Awareness said...

Gilly...I LOVE those photos! They remind me of the photos my grandmother passed on to me of my Mom and my Aunts and Uncles.

Is that the Velveteen Rabbit having tea with you? My mother in law passed on her china tea set she had as a little girl to my daughter Martha....her only grand-daughter. It's a precious treasure now the GrandMim (Martha's name for her) has passed on.

Have a wonderful trip.....and stay up late and share all those stories. :)

kenju said...

I love seeing the photos, Gilly. You were so cute!! Have a wonderful time with your sister!

Diane said...

What lovely photo's! I love your sentiments about each generations getting harder. I think its swings and roundabouts. When I look at my own kids, I think that they have some things a lot harder than when I was their age, and then other things are much easier for them. I worry about them being able to make their own way in life with employment (or rather lack of it) being as it is. But at least we are not being bombed out of our houses - that must have been really hard. Sending you and Sue lots of love. xxx

cheshire wife said...

When I think about how life used to be I do wonder how people managed, especially during WWII, but whatever the situation we learn to cope.

Enjoy your trip to Surrey.

theMuddledMarketPlace said...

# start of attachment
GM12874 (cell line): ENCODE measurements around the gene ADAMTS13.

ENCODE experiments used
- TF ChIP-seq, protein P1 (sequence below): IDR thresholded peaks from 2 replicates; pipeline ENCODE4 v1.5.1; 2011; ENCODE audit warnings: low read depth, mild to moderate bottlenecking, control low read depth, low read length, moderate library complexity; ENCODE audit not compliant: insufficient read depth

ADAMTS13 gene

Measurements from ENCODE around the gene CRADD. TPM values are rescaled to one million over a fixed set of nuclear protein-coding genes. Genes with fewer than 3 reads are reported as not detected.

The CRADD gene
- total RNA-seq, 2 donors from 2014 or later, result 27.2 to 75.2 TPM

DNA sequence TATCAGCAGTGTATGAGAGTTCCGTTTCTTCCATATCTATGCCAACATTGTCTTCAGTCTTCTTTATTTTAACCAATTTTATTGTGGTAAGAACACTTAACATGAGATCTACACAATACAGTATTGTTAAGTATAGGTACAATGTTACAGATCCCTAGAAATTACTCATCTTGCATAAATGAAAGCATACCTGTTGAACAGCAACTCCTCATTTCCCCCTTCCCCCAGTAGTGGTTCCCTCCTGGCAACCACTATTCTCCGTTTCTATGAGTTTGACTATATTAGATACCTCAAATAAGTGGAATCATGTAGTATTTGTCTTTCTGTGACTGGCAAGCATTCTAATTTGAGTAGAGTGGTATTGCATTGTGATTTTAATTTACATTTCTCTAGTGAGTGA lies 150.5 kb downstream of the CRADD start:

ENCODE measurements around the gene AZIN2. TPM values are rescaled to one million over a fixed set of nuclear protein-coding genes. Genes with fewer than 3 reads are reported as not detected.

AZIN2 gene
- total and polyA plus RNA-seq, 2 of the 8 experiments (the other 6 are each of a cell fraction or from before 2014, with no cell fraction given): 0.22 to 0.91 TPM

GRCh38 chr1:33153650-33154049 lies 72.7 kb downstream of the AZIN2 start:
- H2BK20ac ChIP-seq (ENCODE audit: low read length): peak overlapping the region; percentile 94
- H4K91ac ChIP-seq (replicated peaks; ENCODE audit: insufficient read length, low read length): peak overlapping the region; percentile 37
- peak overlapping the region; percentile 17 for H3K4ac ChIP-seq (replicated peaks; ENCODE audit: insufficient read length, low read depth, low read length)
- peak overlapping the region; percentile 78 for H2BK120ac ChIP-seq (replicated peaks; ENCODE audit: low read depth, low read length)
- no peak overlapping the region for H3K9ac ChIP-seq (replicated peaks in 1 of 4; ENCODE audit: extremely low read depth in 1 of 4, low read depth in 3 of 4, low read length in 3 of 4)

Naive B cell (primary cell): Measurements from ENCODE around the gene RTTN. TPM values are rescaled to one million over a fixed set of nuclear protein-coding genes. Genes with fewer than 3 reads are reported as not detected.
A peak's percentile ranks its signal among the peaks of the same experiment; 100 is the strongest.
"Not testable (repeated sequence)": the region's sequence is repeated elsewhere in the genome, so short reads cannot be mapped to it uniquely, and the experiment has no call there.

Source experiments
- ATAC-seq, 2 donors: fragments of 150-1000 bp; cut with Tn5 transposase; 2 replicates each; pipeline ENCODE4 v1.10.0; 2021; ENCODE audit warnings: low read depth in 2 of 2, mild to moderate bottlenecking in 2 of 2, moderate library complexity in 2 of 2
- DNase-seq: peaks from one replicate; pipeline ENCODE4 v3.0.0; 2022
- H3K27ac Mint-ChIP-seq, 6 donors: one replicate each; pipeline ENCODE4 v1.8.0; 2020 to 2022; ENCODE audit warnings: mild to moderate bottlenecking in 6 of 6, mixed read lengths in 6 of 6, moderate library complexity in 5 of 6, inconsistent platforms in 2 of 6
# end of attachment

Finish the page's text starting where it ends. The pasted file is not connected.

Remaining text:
Loved those old cots!

Marja said...

Oh I love the pictures especially the one with the bear. Brings back memories for me too. Yes the children today have a very different life but they don't know any better. i do prefer the time when I was young

Jen said...

I feel foolish for worrying so much about my problems when I remember that I have plenty of food and it's not likely that a bomb will land on my home any time soon. Not everyone can say that even today.

Have a wonderful visit with your sister.

Jen said...

I am new to this forum and looking for blogs to follow. I have added yours to my list. I hope I have as many fond memories when I look back on my life and I hope I am able to handle the struggles as gracefully. Thank you for sharing.

much2ponder said...

"Sometimes we look at the changed world we live in and wonder how our children will cope. The answer is, of course, that it will all look perfectly normal to them, and they will just get on with living their lives, albeit in a way we perhaps can't imagine, or even understand."

words of wisdom here:) Thanks for this endearing post Gilly. It made me smile and ponder. You are a blessing. I love that picture of you with the tea party.

Debi Kelly Van Cleave said...

Have you heard of the poster "Be Calm & Carry On?" In 1939, the King of England had them made up to let his people know it was going to be okay. My daughter just told me that in response to my post "A Crisis," about Kurt losing his job. She provided a link in her comment if you want to see the poster.

www.GreenerPastures--ACityGirlGoesCountry.blogspot.com

g said...

What wonderful childhood photos!! I would love to hear stories of your childhood.

Rainbow dreams said...

wise words Gilly... much appreciated too... you are in my thoughts often..thank you, :)x